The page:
The number of shared households made up 18.7% of all households in the nation in 2010, growing from 17% in spring 2007, according to a U.S. Census Bureau report.
Following the recession, the number of these households increased 11.4% from 2007 to 2010, reaching 22 million people, while total households grew by only 1.3%.
“Although reasons for household sharing are not discernible from the survey, our analysis suggests that adults and families coped with challenging economic circumstances over the course of the recession by joining households or combining households with other individuals or families,” said Laryssa Mykyta, Census Bureau analyst and co-author of the report.
In 2010, 30.1% of all adults lived in a shared household, up from 27.7% in 2007.
A shared household, in this case, includes an “additional adult” over the age of 18 who isn’t enrolled in school and isn’t the cohabitating partner or spouse of the householder.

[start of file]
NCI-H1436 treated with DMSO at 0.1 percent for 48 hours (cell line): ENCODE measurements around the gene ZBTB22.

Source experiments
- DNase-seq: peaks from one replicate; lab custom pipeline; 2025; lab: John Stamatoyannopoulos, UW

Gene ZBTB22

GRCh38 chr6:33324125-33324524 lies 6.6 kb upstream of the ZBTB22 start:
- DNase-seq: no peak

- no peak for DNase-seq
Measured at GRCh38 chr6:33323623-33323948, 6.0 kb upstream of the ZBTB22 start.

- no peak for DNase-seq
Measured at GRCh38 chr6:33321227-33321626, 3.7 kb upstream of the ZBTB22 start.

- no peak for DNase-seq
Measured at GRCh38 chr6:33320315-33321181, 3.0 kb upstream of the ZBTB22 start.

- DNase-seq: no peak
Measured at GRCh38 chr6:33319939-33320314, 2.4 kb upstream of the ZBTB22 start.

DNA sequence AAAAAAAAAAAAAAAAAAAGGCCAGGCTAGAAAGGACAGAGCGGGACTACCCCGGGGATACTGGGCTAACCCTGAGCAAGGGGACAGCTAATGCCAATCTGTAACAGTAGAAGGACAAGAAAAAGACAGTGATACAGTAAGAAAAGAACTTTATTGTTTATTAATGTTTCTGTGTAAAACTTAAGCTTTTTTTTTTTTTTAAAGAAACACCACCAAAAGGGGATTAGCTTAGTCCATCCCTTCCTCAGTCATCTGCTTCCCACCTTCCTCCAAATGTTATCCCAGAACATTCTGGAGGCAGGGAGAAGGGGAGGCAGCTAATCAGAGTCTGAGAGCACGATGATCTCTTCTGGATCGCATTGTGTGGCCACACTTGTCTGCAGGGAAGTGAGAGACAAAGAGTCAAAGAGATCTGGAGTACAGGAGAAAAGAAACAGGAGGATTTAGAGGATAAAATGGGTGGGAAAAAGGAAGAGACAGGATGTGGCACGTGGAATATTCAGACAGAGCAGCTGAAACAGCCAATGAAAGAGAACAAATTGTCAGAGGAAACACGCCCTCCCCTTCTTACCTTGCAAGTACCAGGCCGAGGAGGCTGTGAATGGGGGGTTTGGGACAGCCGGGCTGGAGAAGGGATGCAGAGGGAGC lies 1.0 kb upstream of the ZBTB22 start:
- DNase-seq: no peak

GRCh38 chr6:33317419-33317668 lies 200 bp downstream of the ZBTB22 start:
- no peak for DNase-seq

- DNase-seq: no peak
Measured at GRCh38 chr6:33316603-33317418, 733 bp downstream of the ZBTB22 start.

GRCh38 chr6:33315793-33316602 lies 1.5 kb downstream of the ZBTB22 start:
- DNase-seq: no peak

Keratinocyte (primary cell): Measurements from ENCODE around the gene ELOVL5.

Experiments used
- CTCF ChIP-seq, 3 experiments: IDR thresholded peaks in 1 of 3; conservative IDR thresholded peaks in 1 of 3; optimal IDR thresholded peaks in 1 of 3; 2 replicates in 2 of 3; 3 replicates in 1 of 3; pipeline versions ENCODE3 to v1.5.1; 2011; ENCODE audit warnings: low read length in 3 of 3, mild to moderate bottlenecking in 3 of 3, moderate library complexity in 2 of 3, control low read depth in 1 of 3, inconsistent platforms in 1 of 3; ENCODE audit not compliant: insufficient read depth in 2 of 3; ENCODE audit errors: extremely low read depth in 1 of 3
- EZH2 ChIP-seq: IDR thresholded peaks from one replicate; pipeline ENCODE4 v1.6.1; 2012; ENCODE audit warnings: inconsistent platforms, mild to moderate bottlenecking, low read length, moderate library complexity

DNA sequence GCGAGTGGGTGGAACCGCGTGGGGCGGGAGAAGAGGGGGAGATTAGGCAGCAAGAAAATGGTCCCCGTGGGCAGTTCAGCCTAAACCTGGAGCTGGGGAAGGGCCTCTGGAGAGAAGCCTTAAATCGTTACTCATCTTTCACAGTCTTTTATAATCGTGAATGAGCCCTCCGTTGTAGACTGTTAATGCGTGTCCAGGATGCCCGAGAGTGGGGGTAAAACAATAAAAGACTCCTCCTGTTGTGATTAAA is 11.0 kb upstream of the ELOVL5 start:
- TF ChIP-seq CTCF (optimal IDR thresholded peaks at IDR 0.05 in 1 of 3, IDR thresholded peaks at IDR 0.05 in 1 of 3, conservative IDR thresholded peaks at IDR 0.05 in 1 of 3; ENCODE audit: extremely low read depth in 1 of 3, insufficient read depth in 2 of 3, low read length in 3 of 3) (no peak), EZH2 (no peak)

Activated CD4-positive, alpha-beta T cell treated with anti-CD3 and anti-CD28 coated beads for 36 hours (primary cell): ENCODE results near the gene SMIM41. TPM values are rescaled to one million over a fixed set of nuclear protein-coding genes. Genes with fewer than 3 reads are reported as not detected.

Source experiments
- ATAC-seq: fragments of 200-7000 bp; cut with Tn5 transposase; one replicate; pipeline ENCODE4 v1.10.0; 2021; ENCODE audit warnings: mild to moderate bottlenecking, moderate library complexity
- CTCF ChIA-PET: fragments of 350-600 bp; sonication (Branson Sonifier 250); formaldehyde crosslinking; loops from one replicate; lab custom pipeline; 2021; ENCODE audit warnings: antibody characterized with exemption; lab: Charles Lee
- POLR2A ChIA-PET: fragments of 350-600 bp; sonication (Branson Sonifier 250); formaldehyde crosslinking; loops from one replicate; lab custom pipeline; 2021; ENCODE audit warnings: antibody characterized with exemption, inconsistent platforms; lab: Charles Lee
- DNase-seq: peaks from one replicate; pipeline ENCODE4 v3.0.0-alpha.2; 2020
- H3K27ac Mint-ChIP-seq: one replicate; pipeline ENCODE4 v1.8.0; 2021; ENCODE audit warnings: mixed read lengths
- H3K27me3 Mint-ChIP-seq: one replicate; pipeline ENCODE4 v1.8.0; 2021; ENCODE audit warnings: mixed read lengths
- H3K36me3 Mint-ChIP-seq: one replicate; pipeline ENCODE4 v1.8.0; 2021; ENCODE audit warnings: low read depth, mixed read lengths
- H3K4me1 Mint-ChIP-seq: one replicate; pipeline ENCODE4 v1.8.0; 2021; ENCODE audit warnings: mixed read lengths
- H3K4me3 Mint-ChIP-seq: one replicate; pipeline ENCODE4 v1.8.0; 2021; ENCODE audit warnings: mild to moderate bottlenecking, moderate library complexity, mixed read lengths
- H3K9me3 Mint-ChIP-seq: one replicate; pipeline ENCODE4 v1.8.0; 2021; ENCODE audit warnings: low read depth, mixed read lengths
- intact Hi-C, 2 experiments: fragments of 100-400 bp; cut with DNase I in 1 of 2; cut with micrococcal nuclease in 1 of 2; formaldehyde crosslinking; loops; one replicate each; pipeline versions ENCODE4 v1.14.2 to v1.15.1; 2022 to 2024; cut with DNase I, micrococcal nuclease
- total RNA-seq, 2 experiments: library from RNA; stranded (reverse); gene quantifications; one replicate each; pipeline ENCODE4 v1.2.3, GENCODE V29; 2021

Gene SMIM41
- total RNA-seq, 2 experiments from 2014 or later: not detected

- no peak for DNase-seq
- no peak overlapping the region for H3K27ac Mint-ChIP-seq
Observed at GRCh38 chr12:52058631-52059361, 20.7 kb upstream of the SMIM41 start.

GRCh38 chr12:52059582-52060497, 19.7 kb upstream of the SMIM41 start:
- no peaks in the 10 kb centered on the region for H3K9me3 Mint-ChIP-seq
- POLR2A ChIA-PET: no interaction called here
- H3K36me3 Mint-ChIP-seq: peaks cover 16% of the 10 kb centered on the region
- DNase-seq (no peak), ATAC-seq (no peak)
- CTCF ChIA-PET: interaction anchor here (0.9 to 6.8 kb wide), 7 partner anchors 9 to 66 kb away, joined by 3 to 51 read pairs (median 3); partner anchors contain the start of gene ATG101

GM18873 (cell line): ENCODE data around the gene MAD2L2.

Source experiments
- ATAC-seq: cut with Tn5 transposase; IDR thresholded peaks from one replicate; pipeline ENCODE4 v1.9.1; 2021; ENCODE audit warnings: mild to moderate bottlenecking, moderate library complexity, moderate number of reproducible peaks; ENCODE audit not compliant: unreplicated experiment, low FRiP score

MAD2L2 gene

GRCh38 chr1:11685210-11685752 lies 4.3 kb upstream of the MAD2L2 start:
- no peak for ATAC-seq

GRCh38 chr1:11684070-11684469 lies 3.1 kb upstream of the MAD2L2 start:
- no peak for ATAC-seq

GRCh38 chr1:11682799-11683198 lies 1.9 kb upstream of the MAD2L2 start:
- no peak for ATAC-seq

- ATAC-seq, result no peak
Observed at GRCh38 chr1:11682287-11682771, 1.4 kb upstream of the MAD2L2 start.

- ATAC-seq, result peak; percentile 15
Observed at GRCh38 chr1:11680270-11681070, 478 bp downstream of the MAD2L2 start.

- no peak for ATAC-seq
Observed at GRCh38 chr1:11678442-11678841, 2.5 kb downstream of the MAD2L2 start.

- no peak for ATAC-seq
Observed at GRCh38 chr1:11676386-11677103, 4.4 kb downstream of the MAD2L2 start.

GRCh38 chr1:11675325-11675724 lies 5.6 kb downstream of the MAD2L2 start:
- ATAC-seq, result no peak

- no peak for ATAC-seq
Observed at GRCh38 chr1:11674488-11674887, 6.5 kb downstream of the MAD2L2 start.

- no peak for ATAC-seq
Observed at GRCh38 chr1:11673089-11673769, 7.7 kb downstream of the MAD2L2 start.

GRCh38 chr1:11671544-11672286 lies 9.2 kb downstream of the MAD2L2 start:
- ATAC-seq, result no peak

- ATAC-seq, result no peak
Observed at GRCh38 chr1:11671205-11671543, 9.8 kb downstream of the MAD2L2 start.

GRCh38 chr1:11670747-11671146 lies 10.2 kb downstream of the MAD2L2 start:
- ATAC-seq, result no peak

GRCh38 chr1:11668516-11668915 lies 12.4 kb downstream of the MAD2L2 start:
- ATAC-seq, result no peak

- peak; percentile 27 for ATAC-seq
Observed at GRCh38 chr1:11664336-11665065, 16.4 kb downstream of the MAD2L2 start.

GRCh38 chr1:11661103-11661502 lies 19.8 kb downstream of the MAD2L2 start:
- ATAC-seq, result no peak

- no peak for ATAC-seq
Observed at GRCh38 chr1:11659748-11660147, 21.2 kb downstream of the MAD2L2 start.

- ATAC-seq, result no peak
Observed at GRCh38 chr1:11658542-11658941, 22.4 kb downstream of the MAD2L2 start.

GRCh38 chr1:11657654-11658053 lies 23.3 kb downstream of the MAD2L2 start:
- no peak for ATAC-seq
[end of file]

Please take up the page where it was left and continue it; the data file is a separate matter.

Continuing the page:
More than half of the additional adults were under the age of 35, but since the recession, those in the 25 to 35 age demographic accounted for almost half of the rise in people who live with another householder.
The number of these “adult children” living with their parents grew from 1.2 million to 15.8 million in the three years between 2007 and 2010.
Additional adults showed higher personal poverty rates compared with primary adults in 2007 as well as 2010, following the “understanding of household sharing as a strategy to pool resources.”
“Household sharing seems to be a means of alleviating economic strain at the household level,” the report said.
The report compares data from the Annual Social and Economic Supplement of the Current Population Survey, which monitored household composition in December 2007 prior to the recession and then again in June 2009 after the recession had ended.
For more information, read the full report here.